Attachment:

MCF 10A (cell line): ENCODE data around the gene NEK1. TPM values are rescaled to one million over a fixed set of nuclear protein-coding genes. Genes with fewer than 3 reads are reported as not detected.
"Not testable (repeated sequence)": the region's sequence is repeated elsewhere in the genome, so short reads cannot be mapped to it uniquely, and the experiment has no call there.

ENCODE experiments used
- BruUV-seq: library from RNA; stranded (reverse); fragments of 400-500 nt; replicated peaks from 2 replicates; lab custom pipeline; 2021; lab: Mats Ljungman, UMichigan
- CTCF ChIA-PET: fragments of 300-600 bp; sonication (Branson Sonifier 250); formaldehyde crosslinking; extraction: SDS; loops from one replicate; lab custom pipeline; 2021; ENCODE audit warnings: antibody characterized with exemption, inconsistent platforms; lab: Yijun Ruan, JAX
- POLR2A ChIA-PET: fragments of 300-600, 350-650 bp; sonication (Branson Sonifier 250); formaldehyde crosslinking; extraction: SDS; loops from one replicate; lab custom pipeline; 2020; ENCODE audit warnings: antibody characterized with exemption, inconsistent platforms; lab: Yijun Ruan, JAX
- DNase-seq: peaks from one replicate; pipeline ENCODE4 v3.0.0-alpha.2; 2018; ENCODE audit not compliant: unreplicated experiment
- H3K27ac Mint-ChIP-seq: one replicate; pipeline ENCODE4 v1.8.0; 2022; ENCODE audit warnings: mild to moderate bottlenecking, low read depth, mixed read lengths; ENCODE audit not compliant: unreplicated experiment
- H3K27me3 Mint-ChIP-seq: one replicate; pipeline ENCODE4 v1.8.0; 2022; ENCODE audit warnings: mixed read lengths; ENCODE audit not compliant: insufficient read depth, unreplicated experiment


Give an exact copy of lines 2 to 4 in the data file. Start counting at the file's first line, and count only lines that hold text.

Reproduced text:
"Not testable (repeated sequence)": the region's sequence is repeated elsewhere in the genome, so short reads cannot be mapped to it uniquely, and the experiment has no call there.

ENCODE experiments used
- BruUV-seq: library from RNA; stranded (reverse); fragments of 400-500 nt; replicated peaks from 2 replicates; lab custom pipeline; 2021; lab: Mats Ljungman, UMichigan